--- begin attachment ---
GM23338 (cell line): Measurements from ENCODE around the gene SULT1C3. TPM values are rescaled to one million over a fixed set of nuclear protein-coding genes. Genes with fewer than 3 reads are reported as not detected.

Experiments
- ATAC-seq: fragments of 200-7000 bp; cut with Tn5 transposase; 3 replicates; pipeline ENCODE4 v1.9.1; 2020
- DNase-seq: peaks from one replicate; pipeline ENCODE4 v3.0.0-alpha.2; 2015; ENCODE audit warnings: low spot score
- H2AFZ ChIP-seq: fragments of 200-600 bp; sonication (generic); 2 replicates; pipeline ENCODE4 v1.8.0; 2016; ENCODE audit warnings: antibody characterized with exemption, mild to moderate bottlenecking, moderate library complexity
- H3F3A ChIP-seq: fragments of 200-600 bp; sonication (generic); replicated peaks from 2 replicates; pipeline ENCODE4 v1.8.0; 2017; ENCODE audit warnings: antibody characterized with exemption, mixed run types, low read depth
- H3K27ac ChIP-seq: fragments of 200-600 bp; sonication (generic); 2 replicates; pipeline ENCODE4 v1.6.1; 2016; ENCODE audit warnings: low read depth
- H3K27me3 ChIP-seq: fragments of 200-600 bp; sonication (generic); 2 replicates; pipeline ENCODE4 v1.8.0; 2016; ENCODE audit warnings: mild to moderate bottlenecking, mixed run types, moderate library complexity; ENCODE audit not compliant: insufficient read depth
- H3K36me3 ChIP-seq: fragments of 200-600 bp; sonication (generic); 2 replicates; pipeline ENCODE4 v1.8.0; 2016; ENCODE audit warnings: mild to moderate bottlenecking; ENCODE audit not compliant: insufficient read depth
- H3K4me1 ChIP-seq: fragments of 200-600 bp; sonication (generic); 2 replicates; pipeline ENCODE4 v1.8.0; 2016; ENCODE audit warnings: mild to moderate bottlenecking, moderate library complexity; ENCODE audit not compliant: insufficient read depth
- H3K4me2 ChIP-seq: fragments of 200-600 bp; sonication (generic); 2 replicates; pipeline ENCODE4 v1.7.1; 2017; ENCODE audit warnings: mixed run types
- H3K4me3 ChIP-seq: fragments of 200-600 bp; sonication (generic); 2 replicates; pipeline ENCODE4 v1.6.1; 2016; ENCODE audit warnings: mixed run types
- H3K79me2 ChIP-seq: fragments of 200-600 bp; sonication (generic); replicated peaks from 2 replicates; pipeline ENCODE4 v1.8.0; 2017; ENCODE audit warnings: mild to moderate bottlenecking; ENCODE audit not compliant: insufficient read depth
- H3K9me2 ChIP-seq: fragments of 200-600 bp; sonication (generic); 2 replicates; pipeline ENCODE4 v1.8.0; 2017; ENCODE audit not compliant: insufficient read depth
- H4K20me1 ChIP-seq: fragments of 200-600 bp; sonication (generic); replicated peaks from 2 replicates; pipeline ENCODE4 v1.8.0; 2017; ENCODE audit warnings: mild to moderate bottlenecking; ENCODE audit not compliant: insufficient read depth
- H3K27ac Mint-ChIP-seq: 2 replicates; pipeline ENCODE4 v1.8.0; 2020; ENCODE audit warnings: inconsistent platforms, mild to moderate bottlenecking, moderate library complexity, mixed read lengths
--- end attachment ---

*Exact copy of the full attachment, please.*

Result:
GM23338 (cell line): Measurements from ENCODE around the gene SULT1C3. TPM values are rescaled to one million over a fixed set of nuclear protein-coding genes. Genes with fewer than 3 reads are reported as not detected.

Experiments
- ATAC-seq: fragments of 200-7000 bp; cut with Tn5 transposase; 3 replicates; pipeline ENCODE4 v1.9.1; 2020
- DNase-seq: peaks from one replicate; pipeline ENCODE4 v3.0.0-alpha.2; 2015; ENCODE audit warnings: low spot score
- H2AFZ ChIP-seq: fragments of 200-600 bp; sonication (generic); 2 replicates; pipeline ENCODE4 v1.8.0; 2016; ENCODE audit warnings: antibody characterized with exemption, mild to moderate bottlenecking, moderate library complexity
- H3F3A ChIP-seq: fragments of 200-600 bp; sonication (generic); replicated peaks from 2 replicates; pipeline ENCODE4 v1.8.0; 2017; ENCODE audit warnings: antibody characterized with exemption, mixed run types, low read depth
- H3K27ac ChIP-seq: fragments of 200-600 bp; sonication (generic); 2 replicates; pipeline ENCODE4 v1.6.1; 2016; ENCODE audit warnings: low read depth
- H3K27me3 ChIP-seq: fragments of 200-600 bp; sonication (generic); 2 replicates; pipeline ENCODE4 v1.8.0; 2016; ENCODE audit warnings: mild to moderate bottlenecking, mixed run types, moderate library complexity; ENCODE audit not compliant: insufficient read depth
- H3K36me3 ChIP-seq: fragments of 200-600 bp; sonication (generic); 2 replicates; pipeline ENCODE4 v1.8.0; 2016; ENCODE audit warnings: mild to moderate bottlenecking; ENCODE audit not compliant: insufficient read depth
- H3K4me1 ChIP-seq: fragments of 200-600 bp; sonication (generic); 2 replicates; pipeline ENCODE4 v1.8.0; 2016; ENCODE audit warnings: mild to moderate bottlenecking, moderate library complexity; ENCODE audit not compliant: insufficient read depth
- H3K4me2 ChIP-seq: fragments of 200-600 bp; sonication (generic); 2 replicates; pipeline ENCODE4 v1.7.1; 2017; ENCODE audit warnings: mixed run types
- H3K4me3 ChIP-seq: fragments of 200-600 bp; sonication (generic); 2 replicates; pipeline ENCODE4 v1.6.1; 2016; ENCODE audit warnings: mixed run types
- H3K79me2 ChIP-seq: fragments of 200-600 bp; sonication (generic); replicated peaks from 2 replicates; pipeline ENCODE4 v1.8.0; 2017; ENCODE audit warnings: mild to moderate bottlenecking; ENCODE audit not compliant: insufficient read depth
- H3K9me2 ChIP-seq: fragments of 200-600 bp; sonication (generic); 2 replicates; pipeline ENCODE4 v1.8.0; 2017; ENCODE audit not compliant: insufficient read depth
- H4K20me1 ChIP-seq: fragments of 200-600 bp; sonication (generic); replicated peaks from 2 replicates; pipeline ENCODE4 v1.8.0; 2017; ENCODE audit warnings: mild to moderate bottlenecking; ENCODE audit not compliant: insufficient read depth
- H3K27ac Mint-ChIP-seq: 2 replicates; pipeline ENCODE4 v1.8.0; 2020; ENCODE audit warnings: inconsistent platforms, mild to moderate bottlenecking, moderate library complexity, mixed read lengths